Colors: Orange Color

A new collaborative project between the World Bank, LabelSTEP, and Turquoise Mountain seeks to empower women while simultaneously moving the Afghan carpet industry into the twenty-first century.

Turquoise Mountain is a non-profit organization founded in 2006, at the behest of His Royal Highness The Prince of Wales. Now working in Afghanistan, Myanmar, and the Middle East, Turquoise Mountain’s objective is to preserve and regenerate historic areas and communities with a rich cultural heritage and to revive traditional crafts in order to create employment, improve trade skills, and foster a renewed sense of regional and cultural pride. Its work is broad, encompassing myriad crafts and trades, from woodworking to ceramics to of course handmade carpet weaving. 

Inviting visitors to walk on the rugs and carpets of an architecturally significant home may seem at odds with preservation, but as Rug Insider discovers in conversation with Scott W. Perkins, Director of Preservation and Collections, Fallingwater at Western Pennsylvania Conservancy,  sometimes the goal is more experiential.

What is it about a carpet that inspires an exuberant ‘Wow!’? Is it the color? The design? The material? The construction? Maybe it is as former rug and carpet dealer Nedret Gürler once stated: ‘Color is like the appearance of an attractive person; it draws you in. Design is like their personality; it keeps your attention.’ Or perhaps it is as Michael Mandapati of Warp and Weft suggested in the RUG INSIDER Winter 2018 article ‘The Chairman’, when asked what makes a great carpet: ‘It’s everything.’

When researching ‘The Rugs and Carpets of Fallingwater,’ for our Summer 2018 issue, it immediately became apparent that given the current popularity of Moroccan carpets, an article about mimicking the look of Fallingwater would have to be written. A survey of the pages of ‘Fallingwater’ by Lynda Waggoner reveals photographs of room after room of either white, fluffy, and inviting Beni Ourain rugs or more lively and red colored embroidered flatweaves; both of these readily available in today’s marketplace. But is it right, (or Wright) simply to duplicate the aesthetic?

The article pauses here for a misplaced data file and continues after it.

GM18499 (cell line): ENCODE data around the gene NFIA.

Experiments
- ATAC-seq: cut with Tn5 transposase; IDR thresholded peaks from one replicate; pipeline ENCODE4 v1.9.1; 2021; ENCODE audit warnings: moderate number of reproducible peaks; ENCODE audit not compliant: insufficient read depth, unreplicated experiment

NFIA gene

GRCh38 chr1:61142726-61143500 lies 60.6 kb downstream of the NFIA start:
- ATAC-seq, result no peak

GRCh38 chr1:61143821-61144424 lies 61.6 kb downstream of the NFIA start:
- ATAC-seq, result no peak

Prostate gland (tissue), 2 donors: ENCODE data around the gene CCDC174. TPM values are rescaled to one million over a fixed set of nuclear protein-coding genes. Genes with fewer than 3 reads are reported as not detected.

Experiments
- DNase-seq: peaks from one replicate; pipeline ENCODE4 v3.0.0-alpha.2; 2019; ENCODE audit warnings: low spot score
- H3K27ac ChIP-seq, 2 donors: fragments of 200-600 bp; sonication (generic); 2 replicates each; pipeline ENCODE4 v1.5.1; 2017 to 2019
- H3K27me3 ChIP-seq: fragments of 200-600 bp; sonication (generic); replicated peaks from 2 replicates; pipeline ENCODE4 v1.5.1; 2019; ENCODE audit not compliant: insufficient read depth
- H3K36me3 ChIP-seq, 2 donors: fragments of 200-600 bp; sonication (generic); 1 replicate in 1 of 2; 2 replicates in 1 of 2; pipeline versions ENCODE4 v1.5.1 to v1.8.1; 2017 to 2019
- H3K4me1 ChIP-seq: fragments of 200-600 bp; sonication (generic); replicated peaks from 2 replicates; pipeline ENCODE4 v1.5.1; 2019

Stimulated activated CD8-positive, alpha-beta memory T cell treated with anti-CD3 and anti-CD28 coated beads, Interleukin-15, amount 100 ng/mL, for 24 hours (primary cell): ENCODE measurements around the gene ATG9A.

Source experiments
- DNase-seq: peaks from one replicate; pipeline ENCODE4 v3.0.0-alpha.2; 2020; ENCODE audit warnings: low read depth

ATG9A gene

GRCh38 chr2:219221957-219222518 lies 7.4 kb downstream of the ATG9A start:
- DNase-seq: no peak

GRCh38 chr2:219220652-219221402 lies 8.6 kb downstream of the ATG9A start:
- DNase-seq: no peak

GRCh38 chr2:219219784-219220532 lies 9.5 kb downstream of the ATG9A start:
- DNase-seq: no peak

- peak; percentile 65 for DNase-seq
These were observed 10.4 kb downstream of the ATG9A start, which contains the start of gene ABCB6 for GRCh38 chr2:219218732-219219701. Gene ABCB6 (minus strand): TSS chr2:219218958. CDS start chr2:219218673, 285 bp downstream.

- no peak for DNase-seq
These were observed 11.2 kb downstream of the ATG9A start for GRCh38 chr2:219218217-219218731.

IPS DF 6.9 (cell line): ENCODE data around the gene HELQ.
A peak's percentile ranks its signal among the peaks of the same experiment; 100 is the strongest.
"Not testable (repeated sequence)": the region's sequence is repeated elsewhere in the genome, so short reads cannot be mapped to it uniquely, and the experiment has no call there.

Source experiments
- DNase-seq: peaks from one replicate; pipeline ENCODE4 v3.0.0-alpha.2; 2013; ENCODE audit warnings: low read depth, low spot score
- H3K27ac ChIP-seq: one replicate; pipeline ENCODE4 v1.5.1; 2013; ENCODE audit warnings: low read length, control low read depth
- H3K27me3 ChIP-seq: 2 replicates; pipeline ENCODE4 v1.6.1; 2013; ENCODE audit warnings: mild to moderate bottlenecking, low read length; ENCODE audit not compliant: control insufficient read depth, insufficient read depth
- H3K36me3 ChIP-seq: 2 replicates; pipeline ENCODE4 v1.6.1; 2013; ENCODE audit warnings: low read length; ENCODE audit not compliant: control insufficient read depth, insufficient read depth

As textural and familiar as a coarse and nubby couture tweed, as richly hued as a radiant sunset reflecting sea and shore, the perpendicular striae of this rug hint at the woven nature of textile. The placement of color conveys the appearance of age, patina, and wear as well as a hint of the unknown, hidden by static.

Mid-Century Modern is a style that spans several decades and whose iconic aesthetic remains relevant even in this time. True period carpets differ greatly from those of today which take retrospective influence from the form, yet all remain undeniably modern in context. This is the enduring power, the glory, of “Modern Love.”

The oriental rug trade has changed tremendously over the past two decades, to the point where the description is no longer even politically correct. It has been replaced by the more generic ‘area rug’ or ‘decorative rug trade.’  The way we do business here at Persian Gallery New York has also evolved enormously over the two past decades. We went from being a traditional wholesale trade business that was very insular and protected, in which a client had to go through a retailer or interior designer to gain access, to a modern, high tech, global operation, where the emphasis is on being digital. In addition to a highly functional website, including high resolution digital images, there is email, social media, live chat and being accessible and available on all of them 24-7. All those platforms require having your product available wherever the user's smart-phone is likely to take them, and with the minimal number of taps and swipes.

Though Alicia Keshishian comes from an Armenian rug family well steeped in the trade of quintessentially ‘oriental’ carpets, her aesthetic is decidedly modern. RUG INSIDER talks with the rug designer and color expert to gauge what defines—or often redefines—an aesthetic.

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